Turnover is simply a reality of the modern American workplace: Better opportunities, higher pay, and disputes with management or coworkers give employees ample reasons to switch jobs rather than stick around as “lifers.” But for Apple — a company that has famously recruited employees by offering them chances to change the world — walking away often looks like a downgrade, and it’s rare to see people leave for something decidedly better.
That’s why recently it’s been surprising to see what’s either an actual increase in the outflow of key Apple employees, or just an increased attention to such departures. Last week, the Wall Street Journal reported that three longstanding members of Apple’s vaunted industrial design team were on the way out, and yesterday, Dezeen confirmed a fourth departure from the same group. Around the same time, The Information reported that an important Apple wireless engineering VP had recently left the company after 14 years, though the exact timing was ambiguous.
None of these departures would individually seem like a huge deal for a company of Apple’s size, particularly when they’re being offset by new hires and other organizational changes. For instance, wireless VP Rubén Caballero’s exit was arguably foreshadowed by SVP Johny Srouji’s takeover of Apple’s modem development team earlier this year, and Apple’s recently revealed hiring of Intel 5G chief Umashankar Thyagarajan appears to have taken place around the same time. Since Apple and its former employees rarely comment publicly on hirings or departures, one can only speculate on the exact reasons for these changes, but they could be no big deal.
However, the sheer number of recent departures from Apple, particularly of well-experienced talent, is enough to raise some concern. The four industrial designers ranged from roughly 8 to 20 years with Apple, having previously worked at respected design-focused companies such as IDEO and Lamborghini. As the Wall Street Journal put it, the design team alone “is undergoing its most pronounced turnover in decades,” which is unusual in that it is routinely described as close-knit and all-powerful at Apple. Unlike subordinate design teams at most other companies, Apple’s designers can take leadership roles in projects and get virtually whatever resources — materials, machinery, or personnel — they need to succeed.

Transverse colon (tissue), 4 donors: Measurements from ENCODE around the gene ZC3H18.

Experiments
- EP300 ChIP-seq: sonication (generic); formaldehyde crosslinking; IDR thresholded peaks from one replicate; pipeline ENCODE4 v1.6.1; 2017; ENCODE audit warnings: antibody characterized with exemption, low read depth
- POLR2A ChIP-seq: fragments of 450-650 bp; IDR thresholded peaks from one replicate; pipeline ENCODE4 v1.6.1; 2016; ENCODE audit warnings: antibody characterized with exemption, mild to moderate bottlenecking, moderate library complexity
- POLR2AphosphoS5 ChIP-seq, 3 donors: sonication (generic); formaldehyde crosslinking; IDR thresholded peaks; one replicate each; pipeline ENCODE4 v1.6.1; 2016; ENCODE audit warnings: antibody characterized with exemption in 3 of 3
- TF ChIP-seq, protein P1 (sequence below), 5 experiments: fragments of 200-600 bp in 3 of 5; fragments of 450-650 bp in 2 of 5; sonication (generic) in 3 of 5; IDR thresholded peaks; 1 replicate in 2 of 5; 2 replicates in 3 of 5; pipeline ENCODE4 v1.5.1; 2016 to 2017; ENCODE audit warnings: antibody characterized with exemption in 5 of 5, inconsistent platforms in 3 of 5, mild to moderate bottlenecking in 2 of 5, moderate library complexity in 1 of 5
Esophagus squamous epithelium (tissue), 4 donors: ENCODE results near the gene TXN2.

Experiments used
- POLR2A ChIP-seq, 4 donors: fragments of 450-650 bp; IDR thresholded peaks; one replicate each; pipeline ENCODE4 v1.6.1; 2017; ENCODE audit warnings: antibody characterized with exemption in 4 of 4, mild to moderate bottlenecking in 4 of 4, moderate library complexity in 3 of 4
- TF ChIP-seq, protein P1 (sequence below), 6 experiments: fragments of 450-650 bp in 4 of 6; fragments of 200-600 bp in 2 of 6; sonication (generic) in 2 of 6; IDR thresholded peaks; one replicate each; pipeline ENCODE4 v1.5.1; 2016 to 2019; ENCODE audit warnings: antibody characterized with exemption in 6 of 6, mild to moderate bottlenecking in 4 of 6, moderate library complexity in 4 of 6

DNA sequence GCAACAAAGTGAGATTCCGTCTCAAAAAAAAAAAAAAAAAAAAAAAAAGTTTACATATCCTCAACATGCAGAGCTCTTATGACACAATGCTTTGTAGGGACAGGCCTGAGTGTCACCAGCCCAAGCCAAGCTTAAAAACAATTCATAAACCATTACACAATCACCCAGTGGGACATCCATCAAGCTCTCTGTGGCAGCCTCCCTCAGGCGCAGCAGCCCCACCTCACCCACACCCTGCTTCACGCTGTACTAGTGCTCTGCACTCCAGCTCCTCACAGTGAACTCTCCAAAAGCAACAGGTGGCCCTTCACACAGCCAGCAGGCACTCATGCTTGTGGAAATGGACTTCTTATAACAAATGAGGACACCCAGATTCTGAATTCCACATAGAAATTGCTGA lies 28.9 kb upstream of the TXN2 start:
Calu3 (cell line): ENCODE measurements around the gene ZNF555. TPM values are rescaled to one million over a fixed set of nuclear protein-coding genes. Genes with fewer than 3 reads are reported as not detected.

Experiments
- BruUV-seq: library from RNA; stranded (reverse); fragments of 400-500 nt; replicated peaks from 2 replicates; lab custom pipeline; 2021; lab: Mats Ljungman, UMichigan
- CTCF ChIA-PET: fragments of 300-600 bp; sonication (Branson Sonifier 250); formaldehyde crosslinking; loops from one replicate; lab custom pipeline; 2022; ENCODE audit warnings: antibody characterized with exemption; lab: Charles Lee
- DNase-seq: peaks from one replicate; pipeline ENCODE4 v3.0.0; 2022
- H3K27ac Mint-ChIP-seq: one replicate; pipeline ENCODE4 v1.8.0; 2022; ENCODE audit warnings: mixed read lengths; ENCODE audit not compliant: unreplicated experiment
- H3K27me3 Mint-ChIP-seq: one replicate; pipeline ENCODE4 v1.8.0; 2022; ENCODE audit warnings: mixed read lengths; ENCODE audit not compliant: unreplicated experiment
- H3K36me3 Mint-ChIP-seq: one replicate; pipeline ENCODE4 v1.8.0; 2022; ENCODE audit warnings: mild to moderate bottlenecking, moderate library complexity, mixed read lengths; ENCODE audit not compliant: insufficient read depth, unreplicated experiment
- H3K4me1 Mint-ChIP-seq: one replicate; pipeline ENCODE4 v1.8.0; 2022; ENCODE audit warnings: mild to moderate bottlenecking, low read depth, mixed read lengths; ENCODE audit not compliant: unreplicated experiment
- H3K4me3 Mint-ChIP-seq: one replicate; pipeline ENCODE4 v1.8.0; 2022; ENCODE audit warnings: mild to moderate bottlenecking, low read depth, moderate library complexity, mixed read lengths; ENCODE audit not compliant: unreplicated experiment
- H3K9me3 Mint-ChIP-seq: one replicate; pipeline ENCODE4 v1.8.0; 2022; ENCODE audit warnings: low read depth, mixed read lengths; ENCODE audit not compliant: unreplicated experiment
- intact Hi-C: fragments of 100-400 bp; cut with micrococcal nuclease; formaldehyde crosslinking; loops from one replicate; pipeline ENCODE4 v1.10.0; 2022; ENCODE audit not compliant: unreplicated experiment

Apple isn’t saying what’s going on internally, but there have been external hints of change for some time. Four years ago this month, legendary design lead Jony Ive was unexpectedly promoted out of day-to-day management of Apple’s design teams, handing the reins to two separate leaders for hardware and software designs. After steering development of the Apple Watch and a series of one-off design projects for charities, Ive reportedly was going to focus his attention on bigger projects, including details of the company’s Apple Park headquarters.
In December 2017, Ive retook management of both teams, a reversal Apple attributed to the completion of Apple Park. But it’s unclear what happened inside the teams as a result. Based on their LinkedIn profiles, neither of the former vice presidents who replaced Ive appears to have retained that position, and Apple hasn’t debuted any breakthrough industrial or UI designs since the Apple Watch. From iPads to iPhones to Macs and accessories, its latest products have tended to be refinements on past releases — generally superior in various ways, but not significantly different.
It’s possible that some of Apple’s key people are moving on because they’re bored or frustrated. As a general statement, people tend to stay at companies when they’re happy and leave when they’re either unhappy or feeling undercompensated; Apple’s certainly not immune to that sort of churn. Between 2006 and 2011, respected senior VPs left Apple to lead different companies (Palm, Nest, and J.C. Penney’s), and in the last two years, there have been similarly high-profile departures for varied reasons: Angela Ahrendts exited Apple Retail after five years for unnamed opportunities, Apple TV design lead Jen Folse left last August after nine years to join a startup, and three-year global music marketing chief Bozoma Saint John left to join Uber in 2017.
Having covered Apple for years, my personal take is that currently available information doesn’t give us enough reason to be worried, and moreover, it’s easy to conclude that the trillion-dollar company will continue to thrive despite these departures. But if key people keep bailing out of Apple due to something other than boredom or the pursuit of greener pastures elsewhere, there may be a lot more to this situation than is realized today, and ample reason to wonder what’s actually going on inside the otherwise seemingly stable company.